Grand Lake students learn about African animals this summer | SkyHiNews.com

Grand Lake students learn about African animals this summer

KATIE LOOBY
SKY-HI DAILY NEWS

Grand Lake students increased their knowledge of some of their favorite African animals during summer school.

Last Friday they wore Safari hats and told an audience what they learned.

Trey Hahn, 8, found out the cheetah is the fastest land animal on the planet and can run 75 mph.

“They can freeze instantly for 20 minutes and not move a muscle,” said the son of Shere and Justin of Grand Lake.

He also enjoyed making an African medicine bracelet. “It keeps evil spirits away,” he added.

The group also made musical instruments that are played in Africa, said Hahn, who is going into the third grade.

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Chris Cox, 10, learned about the Egyptian cobra.

“It is one of the most poisonous snakes in the world,” said the son of Kevin and Andrea of Grand Lake. “His hood can be 7 inches long.”

“He lives in Africa and Egypt … He eats lizards, sometimes snakes, and he eats toads.”

Cox, who is going into fifth grade, said he likes snakes, and would like to own one someday.

His favorite part of summer school was doing the research for the project and reading about the cobra. He will continue to learn more about snakes on his own, he said.

Austin Brown, 9, found the rhinoceros interesting.

“Its hair is made of the same matter as your hair,” said the son of Allen and Angie. “It can go faster than a truck … It can weigh over 2,000 pounds.”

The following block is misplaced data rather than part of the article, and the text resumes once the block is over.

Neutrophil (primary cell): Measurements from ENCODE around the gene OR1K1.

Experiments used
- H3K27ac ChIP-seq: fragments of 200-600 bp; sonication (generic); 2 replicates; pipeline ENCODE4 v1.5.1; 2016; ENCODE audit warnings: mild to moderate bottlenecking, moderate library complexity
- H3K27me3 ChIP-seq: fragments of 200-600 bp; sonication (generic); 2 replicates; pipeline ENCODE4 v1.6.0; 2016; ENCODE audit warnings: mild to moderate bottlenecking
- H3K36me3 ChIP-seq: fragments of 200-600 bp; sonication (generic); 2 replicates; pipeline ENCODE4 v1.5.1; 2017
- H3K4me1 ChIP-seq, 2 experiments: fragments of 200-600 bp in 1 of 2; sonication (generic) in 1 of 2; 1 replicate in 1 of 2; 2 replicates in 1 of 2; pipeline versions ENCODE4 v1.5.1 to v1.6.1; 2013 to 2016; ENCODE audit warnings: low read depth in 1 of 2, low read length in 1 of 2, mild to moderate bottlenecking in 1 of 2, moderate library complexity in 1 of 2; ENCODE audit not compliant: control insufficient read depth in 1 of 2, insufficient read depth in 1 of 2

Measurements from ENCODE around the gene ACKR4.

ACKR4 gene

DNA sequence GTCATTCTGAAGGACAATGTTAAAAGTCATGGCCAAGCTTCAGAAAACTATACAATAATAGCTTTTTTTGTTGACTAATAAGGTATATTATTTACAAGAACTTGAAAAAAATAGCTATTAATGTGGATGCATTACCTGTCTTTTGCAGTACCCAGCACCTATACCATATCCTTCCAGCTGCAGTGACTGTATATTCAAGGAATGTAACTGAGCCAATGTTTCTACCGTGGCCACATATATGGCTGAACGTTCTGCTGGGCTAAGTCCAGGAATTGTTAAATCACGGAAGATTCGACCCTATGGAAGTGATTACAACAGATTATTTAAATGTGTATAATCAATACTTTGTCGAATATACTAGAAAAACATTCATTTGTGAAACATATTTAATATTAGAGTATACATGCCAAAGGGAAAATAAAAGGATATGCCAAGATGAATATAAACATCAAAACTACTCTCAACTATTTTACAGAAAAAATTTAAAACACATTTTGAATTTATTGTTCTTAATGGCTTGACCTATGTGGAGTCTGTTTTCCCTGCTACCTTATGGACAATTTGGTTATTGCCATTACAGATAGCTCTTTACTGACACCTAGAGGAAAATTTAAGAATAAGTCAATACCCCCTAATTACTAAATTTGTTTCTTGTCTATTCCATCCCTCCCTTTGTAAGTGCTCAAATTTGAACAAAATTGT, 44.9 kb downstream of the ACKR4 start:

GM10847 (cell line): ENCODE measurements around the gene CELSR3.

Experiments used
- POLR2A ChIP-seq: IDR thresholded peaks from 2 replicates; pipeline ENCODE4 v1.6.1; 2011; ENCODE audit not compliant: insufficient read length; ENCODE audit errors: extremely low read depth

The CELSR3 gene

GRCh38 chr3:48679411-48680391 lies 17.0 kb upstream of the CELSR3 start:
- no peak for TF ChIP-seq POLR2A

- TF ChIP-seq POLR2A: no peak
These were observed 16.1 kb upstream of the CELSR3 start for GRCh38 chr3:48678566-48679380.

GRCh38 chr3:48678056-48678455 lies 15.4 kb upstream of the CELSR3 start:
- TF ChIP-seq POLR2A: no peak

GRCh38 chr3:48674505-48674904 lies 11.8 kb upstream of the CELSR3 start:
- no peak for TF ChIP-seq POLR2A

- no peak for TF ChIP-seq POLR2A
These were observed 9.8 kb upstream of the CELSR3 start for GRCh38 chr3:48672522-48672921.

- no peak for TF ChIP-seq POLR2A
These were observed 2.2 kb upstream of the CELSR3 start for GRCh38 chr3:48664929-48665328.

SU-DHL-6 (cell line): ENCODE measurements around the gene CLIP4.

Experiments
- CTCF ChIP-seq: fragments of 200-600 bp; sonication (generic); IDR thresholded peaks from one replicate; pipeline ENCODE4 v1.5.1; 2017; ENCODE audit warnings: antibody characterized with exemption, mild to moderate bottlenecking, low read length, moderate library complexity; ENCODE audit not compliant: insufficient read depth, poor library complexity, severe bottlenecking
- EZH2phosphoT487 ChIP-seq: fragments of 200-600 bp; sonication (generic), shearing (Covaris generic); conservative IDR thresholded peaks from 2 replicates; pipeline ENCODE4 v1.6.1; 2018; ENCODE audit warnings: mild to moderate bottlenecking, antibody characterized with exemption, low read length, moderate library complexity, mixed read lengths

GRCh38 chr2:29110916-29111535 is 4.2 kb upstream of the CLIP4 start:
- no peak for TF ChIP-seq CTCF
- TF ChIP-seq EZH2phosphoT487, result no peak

The African Rhino is the only type of rhino with two horns, he said. “And that’s what I learned about the rhinoceros.”

Travis Etler, 10, researched the leopard.

“The leopard has very strong jaws,” said the son of Erin of Grand Lake and Patrick of Parshall. “It could drag a whole animal up a tree backwards.”

The future fifth-grader said the cat will hide behind a bush when its prey is drinking water and then jump out and attack it.

A group of five students in the third through fifth grades met with instructor Angie Brown for four hours each day for two weeks during summer school.

Their African animal research project required reading and writing, and each student completed a diorama. The students also participated in math and reading activities, as well as art projects.

“I was very impressed by their work,” said Brown, who also is the first and second grade teacher at Grand Lake Elementary. “I wanted to make it fun instead of all just skill and drill type of things. I had them do a research project and then they chose their animal themselves so that they would be engaged in it.”

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